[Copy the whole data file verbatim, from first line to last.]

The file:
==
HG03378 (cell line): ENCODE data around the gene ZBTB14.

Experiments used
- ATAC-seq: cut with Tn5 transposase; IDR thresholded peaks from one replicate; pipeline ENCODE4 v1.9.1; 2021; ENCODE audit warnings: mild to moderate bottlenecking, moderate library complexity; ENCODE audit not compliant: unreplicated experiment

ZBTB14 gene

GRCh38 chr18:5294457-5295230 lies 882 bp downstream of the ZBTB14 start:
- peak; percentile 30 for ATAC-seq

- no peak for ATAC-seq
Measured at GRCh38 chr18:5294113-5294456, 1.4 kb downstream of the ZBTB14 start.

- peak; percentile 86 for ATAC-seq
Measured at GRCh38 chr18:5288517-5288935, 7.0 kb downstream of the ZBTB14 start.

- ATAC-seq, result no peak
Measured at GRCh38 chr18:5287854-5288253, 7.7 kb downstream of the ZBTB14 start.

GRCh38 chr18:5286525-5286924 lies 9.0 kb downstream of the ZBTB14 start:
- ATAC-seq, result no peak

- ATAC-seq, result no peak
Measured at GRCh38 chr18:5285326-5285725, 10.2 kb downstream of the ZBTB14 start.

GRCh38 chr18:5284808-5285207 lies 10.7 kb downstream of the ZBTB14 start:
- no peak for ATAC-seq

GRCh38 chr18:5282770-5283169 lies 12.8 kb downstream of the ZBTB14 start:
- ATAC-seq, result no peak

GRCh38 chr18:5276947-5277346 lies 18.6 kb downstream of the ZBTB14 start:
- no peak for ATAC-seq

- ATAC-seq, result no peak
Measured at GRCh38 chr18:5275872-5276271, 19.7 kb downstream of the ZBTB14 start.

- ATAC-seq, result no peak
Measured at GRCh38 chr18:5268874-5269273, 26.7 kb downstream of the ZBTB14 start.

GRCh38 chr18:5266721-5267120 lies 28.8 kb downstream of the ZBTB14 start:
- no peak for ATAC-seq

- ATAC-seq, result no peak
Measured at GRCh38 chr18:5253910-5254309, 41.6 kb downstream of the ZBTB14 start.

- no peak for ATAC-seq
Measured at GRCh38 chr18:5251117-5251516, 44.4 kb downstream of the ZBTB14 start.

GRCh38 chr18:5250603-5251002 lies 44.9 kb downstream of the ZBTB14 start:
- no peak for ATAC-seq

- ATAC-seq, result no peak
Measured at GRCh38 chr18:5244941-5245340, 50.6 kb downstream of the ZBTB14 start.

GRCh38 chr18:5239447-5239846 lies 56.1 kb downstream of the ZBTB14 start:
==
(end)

HG03378 (cell line): ENCODE data around the gene ZBTB14.

Experiments used
- ATAC-seq: cut with Tn5 transposase; IDR thresholded peaks from one replicate; pipeline ENCODE4 v1.9.1; 2021; ENCODE audit warnings: mild to moderate bottlenecking, moderate library complexity; ENCODE audit not compliant: unreplicated experiment

ZBTB14 gene

GRCh38 chr18:5294457-5295230 lies 882 bp downstream of the ZBTB14 start:
- peak; percentile 30 for ATAC-seq

- no peak for ATAC-seq
Measured at GRCh38 chr18:5294113-5294456, 1.4 kb downstream of the ZBTB14 start.

- peak; percentile 86 for ATAC-seq
Measured at GRCh38 chr18:5288517-5288935, 7.0 kb downstream of the ZBTB14 start.

- ATAC-seq, result no peak
Measured at GRCh38 chr18:5287854-5288253, 7.7 kb downstream of the ZBTB14 start.

GRCh38 chr18:5286525-5286924 lies 9.0 kb downstream of the ZBTB14 start:
- ATAC-seq, result no peak

- ATAC-seq, result no peak
Measured at GRCh38 chr18:5285326-5285725, 10.2 kb downstream of the ZBTB14 start.

GRCh38 chr18:5284808-5285207 lies 10.7 kb downstream of the ZBTB14 start:
- no peak for ATAC-seq

GRCh38 chr18:5282770-5283169 lies 12.8 kb downstream of the ZBTB14 start:
- ATAC-seq, result no peak

GRCh38 chr18:5276947-5277346 lies 18.6 kb downstream of the ZBTB14 start:
- no peak for ATAC-seq

- ATAC-seq, result no peak
Measured at GRCh38 chr18:5275872-5276271, 19.7 kb downstream of the ZBTB14 start.

- ATAC-seq, result no peak
Measured at GRCh38 chr18:5268874-5269273, 26.7 kb downstream of the ZBTB14 start.

GRCh38 chr18:5266721-5267120 lies 28.8 kb downstream of the ZBTB14 start:
- no peak for ATAC-seq

- ATAC-seq, result no peak
Measured at GRCh38 chr18:5253910-5254309, 41.6 kb downstream of the ZBTB14 start.

- no peak for ATAC-seq
Measured at GRCh38 chr18:5251117-5251516, 44.4 kb downstream of the ZBTB14 start.

GRCh38 chr18:5250603-5251002 lies 44.9 kb downstream of the ZBTB14 start:
- no peak for ATAC-seq

- ATAC-seq, result no peak
Measured at GRCh38 chr18:5244941-5245340, 50.6 kb downstream of the ZBTB14 start.

GRCh38 chr18:5239447-5239846 lies 56.1 kb downstream of the ZBTB14 start: